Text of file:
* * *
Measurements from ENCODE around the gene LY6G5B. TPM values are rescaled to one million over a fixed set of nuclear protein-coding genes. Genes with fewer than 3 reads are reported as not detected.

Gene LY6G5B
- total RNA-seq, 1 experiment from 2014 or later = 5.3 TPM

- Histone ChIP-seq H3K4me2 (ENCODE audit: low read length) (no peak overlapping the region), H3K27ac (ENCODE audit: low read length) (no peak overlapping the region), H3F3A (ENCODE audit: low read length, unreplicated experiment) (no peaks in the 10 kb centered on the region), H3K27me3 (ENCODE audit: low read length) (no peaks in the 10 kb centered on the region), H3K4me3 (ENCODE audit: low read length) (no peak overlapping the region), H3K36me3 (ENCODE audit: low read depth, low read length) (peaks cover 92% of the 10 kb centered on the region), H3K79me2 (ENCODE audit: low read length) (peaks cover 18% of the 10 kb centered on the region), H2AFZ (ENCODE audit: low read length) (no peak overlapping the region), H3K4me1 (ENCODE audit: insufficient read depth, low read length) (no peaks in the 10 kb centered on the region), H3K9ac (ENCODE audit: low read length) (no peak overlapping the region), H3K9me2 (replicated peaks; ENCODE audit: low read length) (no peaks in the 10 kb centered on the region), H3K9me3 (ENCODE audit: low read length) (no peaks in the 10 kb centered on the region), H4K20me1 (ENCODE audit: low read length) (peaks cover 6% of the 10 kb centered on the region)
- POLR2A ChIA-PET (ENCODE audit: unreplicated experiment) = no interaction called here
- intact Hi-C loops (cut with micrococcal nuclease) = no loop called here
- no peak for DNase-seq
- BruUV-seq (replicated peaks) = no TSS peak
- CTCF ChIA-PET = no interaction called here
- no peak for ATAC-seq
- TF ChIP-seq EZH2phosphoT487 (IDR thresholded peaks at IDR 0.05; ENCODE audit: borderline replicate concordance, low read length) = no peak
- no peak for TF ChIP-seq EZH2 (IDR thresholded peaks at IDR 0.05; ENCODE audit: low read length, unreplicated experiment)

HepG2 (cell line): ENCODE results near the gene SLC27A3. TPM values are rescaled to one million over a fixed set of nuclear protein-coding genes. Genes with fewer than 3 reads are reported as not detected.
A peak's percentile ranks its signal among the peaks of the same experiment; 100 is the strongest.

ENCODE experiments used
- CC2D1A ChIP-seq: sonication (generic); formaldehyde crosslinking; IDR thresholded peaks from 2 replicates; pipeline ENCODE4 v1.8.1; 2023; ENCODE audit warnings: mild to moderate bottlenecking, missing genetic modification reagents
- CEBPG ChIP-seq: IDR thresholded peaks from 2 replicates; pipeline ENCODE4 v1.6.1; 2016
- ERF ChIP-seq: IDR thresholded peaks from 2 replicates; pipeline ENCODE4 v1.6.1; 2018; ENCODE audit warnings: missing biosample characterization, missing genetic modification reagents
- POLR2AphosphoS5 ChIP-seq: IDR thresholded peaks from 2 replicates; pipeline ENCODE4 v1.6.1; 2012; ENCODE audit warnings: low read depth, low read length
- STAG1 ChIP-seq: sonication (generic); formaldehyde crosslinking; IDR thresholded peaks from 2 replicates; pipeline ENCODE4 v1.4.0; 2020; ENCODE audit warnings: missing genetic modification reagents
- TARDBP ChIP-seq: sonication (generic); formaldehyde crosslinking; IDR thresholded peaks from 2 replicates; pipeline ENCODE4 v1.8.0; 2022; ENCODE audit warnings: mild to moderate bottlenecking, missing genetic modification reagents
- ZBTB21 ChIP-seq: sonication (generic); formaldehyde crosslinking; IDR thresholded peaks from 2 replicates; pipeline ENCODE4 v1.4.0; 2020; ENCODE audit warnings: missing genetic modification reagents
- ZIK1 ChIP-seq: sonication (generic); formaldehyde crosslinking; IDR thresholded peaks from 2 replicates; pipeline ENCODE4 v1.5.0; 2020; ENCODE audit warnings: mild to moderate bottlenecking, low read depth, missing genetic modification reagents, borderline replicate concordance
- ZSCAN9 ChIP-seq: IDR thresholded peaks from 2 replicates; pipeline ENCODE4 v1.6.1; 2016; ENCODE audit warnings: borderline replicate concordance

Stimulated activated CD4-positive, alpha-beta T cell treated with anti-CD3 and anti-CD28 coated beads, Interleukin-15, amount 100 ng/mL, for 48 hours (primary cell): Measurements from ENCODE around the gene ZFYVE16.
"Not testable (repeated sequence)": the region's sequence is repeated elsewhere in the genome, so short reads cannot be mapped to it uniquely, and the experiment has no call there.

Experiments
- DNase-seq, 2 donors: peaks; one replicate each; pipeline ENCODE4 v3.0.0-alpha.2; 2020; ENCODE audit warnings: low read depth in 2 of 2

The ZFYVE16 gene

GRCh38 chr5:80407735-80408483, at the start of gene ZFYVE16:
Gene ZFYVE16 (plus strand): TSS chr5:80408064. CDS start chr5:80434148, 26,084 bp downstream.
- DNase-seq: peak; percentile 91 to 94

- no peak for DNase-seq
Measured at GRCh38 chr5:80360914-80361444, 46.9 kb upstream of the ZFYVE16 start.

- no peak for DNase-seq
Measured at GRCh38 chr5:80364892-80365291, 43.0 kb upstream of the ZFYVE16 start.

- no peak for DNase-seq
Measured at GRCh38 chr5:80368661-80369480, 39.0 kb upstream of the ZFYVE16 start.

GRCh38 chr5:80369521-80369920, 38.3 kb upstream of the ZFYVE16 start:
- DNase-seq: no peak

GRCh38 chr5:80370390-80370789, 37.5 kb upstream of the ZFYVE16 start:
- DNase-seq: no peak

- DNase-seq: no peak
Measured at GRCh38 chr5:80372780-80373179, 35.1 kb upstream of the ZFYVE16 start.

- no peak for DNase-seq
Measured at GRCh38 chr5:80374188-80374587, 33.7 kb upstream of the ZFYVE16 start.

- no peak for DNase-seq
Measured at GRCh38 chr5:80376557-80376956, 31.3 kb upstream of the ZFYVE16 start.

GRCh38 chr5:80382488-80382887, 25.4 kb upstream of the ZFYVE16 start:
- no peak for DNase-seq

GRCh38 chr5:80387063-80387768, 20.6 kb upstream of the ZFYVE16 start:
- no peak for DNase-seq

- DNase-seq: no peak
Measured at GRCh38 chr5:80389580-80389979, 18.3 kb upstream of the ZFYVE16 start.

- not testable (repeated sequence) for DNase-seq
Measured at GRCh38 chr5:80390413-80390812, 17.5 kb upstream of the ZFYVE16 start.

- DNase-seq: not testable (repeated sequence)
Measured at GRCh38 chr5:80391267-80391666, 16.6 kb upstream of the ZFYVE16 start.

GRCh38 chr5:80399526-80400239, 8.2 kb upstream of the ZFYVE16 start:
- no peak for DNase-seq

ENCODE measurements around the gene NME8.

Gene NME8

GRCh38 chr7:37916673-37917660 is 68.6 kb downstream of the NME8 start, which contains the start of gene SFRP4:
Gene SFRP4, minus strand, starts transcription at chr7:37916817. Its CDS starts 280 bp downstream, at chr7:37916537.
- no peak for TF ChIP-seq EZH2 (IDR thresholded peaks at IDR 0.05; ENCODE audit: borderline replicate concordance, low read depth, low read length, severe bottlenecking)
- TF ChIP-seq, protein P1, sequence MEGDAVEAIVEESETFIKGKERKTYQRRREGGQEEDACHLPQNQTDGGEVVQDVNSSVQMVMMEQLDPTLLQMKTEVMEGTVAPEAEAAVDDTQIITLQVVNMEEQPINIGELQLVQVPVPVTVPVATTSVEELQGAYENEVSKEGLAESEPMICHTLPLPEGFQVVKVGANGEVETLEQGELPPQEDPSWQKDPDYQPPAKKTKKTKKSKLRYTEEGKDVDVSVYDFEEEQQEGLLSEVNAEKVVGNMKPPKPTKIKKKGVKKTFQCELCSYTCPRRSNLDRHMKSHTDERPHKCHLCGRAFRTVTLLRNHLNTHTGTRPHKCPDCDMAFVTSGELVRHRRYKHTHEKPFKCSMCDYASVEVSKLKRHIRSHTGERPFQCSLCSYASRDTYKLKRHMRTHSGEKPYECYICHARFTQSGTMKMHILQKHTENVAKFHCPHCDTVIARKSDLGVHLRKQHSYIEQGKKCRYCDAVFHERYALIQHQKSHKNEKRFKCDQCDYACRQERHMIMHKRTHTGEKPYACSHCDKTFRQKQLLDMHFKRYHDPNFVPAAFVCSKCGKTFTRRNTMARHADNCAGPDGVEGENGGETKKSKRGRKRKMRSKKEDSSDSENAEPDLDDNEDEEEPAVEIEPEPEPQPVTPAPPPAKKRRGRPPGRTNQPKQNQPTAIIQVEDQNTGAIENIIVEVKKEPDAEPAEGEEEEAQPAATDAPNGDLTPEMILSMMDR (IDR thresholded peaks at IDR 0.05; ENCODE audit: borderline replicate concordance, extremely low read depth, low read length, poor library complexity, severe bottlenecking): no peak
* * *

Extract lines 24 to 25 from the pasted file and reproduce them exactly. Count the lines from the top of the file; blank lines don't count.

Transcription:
- ZSCAN9 ChIP-seq: IDR thresholded peaks from 2 replicates; pipeline ENCODE4 v1.6.1; 2016; ENCODE audit warnings: borderline replicate concordance

Stimulated activated CD4-positive, alpha-beta T cell treated with anti-CD3 and anti-CD28 coated beads, Interleukin-15, amount 100 ng/mL, for 48 hours (primary cell): Measurements from ENCODE around the gene ZFYVE16.